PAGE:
EDUCATION IN THE MANAGEMENT OF BLEEDING

A practical, evidence-based guide for front-line physicians on how to Treat the Bleed

Warfarin reversal - Top 10 questions

1

General approach as follows:

  1. Withdrawal of anticoagulants and supportive care
    • Stop anti-coagulants and determine time of last dose
    • Stop anti-platelet agents
    • Laboratory investigations: CBC, INR/aPTT/fibrinogen, group & screen
    • Consider blood transfusion – if the patient requires ≥3 units of RBCs in 1 hour, consider massive transfusion activation
      • Uncrossmatched blood sent stat if group & screen pending (~10 min) – O negative for women age ≤45, O positive for everyone else
  1. Reversal of warfarin - Both fast and slow reversal required:
    • Fast reversal: Administer Prothrombin Complex Concentrates (PCCs) – dosed based on INR ± Weight (see chart below)
      • If INR is unknown administer 2000 IUs
      • Do not wait for INR results during life-threatening bleeding
    • Slow reversal: Administer Vitamin K – 10 mg IV
      • Lower doses sometimes recommended to prevent difficulty “rewarfarinising” ( see question 5) the patient – but full dose should be given in life-threatening bleeding
    • Frozen plasma transfusion despite being common is not appropriate standard of care, unless PCCs unavailable or heparin “allergy”
  2. Adjunct treatments to stop the bleed
    • Tranexamic Acid - consider up to 2 g IV total
      • Not studied specifically in bleeding patients on warfarin
      • Consult interventional radiology or surgery

Dosing based on NAC recommendations:

INR Based Dosing:

 PCC dose if INR > 5PCC dose if INR 3-5PCC dose if INR <3
 Dose 3000 IU (120 mL) 2000 IU (80 mL) 1000 IU ( 40 mL)

 

Weight plus INR based dosing:

Weight (kg)PCC dose if INR > 6
(40 units/kg)
PCC dose if INR 3-6
(30 units/kg)
PCC dose if INR 2-2.9
(20 units/kg)
35-37 1500 IU (60 mL) 1000 IU ( 40 mL) 500 IU ( 20 mL)
38-41 1500 IU (60 mL) 1000 IU ( 40 mL) 1000 IU ( 40 mL)
42-43 1500 IU (60 mL) 1500 IU (60 mL) 1000 IU ( 40 mL)
44-56 2000 IU (80 mL) 1500 IU (60 mL) 1000 IU ( 40 mL)
57-58 2500 IU (100 mL) 1500 IU (60 mL) 1000 IU ( 40 mL)
59-62 2500 IU (100 mL) 2000 IU (80 mL) 1000 IU ( 40 mL)
63-68 2500 IU (100 mL) 2000 IU (80 mL) 1500 IU (60 mL)
69-75 3000 IU (120 mL) 2000 IU (80 mL) 1500 IU (60 mL)
76-87 3000 IU (120 mL) 2500 IU (100 mL) 1500 IU (60 mL)
88-91 3000 IU (120 mL) 2500 IU (100 mL) 2000 IU (80 mL)
92-112 3000 IU (120 mL) 3000 IU (120 mL) 2000 IU (80 mL)
113-136 3000 IU (120 mL) 3000 IU (120 mL) 2500 IU (100 mL)
137 or greater 3000 IU (120 mL) 3000 IU (120 mL) 3000 IU (120 mL)

2

The general considerations for giving PCC for warfarin reversal include:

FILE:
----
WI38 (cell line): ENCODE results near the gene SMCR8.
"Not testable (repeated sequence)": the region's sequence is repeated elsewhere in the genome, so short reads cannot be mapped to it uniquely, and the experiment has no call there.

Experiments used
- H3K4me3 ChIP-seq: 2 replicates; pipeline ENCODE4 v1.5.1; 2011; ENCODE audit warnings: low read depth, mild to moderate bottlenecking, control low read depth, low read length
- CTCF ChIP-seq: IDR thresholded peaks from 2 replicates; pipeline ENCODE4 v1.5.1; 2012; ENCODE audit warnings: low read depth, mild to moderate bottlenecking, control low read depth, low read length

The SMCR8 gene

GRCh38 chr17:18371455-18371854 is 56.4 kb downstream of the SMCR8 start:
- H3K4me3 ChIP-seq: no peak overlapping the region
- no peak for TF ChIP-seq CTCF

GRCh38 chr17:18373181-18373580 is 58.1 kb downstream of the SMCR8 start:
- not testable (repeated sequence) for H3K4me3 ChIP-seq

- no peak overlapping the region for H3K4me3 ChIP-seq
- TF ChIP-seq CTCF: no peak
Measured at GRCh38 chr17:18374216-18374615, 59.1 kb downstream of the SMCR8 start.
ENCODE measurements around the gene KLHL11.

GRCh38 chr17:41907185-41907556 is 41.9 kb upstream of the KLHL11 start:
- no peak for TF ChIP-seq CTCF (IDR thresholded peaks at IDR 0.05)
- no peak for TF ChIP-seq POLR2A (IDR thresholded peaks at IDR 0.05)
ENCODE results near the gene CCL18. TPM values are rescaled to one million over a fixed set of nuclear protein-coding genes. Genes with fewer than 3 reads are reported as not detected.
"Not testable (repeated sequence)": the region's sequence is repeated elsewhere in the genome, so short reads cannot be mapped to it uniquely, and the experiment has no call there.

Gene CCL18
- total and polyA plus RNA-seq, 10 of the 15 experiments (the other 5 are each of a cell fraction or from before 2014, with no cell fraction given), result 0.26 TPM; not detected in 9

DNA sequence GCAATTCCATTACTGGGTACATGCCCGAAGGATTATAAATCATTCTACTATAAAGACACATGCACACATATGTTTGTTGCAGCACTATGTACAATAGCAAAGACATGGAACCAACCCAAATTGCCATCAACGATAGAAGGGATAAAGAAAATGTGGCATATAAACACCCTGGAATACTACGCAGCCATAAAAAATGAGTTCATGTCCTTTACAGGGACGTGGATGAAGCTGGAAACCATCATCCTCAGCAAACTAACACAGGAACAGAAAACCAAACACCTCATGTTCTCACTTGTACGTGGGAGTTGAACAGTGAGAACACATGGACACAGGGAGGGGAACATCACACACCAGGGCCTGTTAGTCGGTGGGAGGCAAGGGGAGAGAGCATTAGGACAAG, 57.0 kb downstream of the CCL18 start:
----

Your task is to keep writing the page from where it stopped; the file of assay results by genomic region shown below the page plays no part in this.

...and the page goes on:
Consider the urgency of the procedure and the risk of bleeding:

  • Procedures that are elective should be reversed with vitamin K alone. A meta-analysis demonstrates that ~75% of all patients treated with oral vitamin K reach target INRs at 24 hours post-administration. Vitamin K given IV works within 4-8 hours.
  • PCCs must be given within 6 hours of the urgent procedure. Practically, it's best to order it to be given directly pre-operatively (along with antibiotics, factors, etc.) due to its fast onset of action and short duration of effect (6 hours) unless pre-operative bleeding
  • Link to ISTH bleeding assessment tool.

Potential contraindications to PCCs:

  • See question # 7

References

DeZee KJ, Shimeall WT, Douglas KM, Shumway NM, O’Malley PG. Treatment of Excessive Anticoagulation With Phytonadione (Vitamin K): A Meta-analysis. Arch Intern Med. 2006;166(4):391–397.

Spyropoulos, AC, Al‐Badri, A, Sherwood, MW, Douketis, JD. Periprocedural management of patients receiving a vitamin K antagonist or a direct oral anticoagulant requiring an elective procedure or surgery. J Thromb Haemost 2016; 14: 875– 85.

Hunt BJ, Levi M. Urgent reversal of vitamin K antagonists. BMJ 2018; 360 :j5424

3

There are several reasons to choose PCCs over frozen plasma including:

  1. Faster correction of the coagulation impairment, particularly pertinent with intracranial bleeding.1,2
  2. Lower volume for infusion (40 mL vs 1000 mL) allowing for faster infusion and more rapid correction of INR
  3. Lower risk of transfusion reactions, particularly respiratory transfusion reactions (transfusion-associated circulatory overload and transfusion-related acute lung injury) 3
  4. No need for blood group testing
  5. There is no increase in the risk of thromboembolic complications compared to plasma.4
  6. Viral inactivation mitigating risk of transfusion-transmissible infections including emerging pathogens.
  7. Use of PCC specifically only replaces the missing coagulation factors missing due to warfarin.

References:

  1. Steiner T, Poli S, Griebe M, et al. Fresh frozen plasma versus prothrombin complex concentrate in patients with intracranial haemorrhage related to vitamin K antagonists (INCH): a randomised trial. Lancet Neurol 2016;15:566-73.
  2. Frontera JA, Gordon E, Zach V, et al. Reversal of coagulopathy using prothrombin complex concentrates is associated with improved outcome compared to fresh frozen plasma in warfarin-associated intracranial hemorrhage. Neurocrit Care 2014;21:397-406.
  3. Chai-Adisaksopha C, Hillis C, Siegal DM, et al. Prothrombin complex concentrates versus fresh frozen plasma for warfarin reversal. A systematic review and meta-analysis. Thromb Haemost 2016;116:879-90.
  4. Brekelmans MPA, Ginkel KV, Daams JG, Hutten BA, Middeldorp S, Coppens M. Benefits and harms of 4-factor prothrombin complex concentrate for reversal of vitamin K antagonist associated bleeding: a systematic review and meta-analysis. J Thromb Thrombolysis 2017;44:118-29.

4

  • PCCs reverse warfarin for only a short period of time (6 hours)
  • Majority of patients reach target INRs at 24 hours post-Vitamin K administration